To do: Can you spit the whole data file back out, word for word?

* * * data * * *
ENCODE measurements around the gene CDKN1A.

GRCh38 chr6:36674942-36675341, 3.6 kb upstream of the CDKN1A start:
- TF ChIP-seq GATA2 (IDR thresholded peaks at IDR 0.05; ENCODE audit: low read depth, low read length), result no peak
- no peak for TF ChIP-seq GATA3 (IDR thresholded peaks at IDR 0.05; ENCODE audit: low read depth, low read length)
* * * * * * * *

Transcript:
ENCODE measurements around the gene CDKN1A.

GRCh38 chr6:36674942-36675341, 3.6 kb upstream of the CDKN1A start:
- TF ChIP-seq GATA2 (IDR thresholded peaks at IDR 0.05; ENCODE audit: low read depth, low read length), result no peak
- no peak for TF ChIP-seq GATA3 (IDR thresholded peaks at IDR 0.05; ENCODE audit: low read depth, low read length)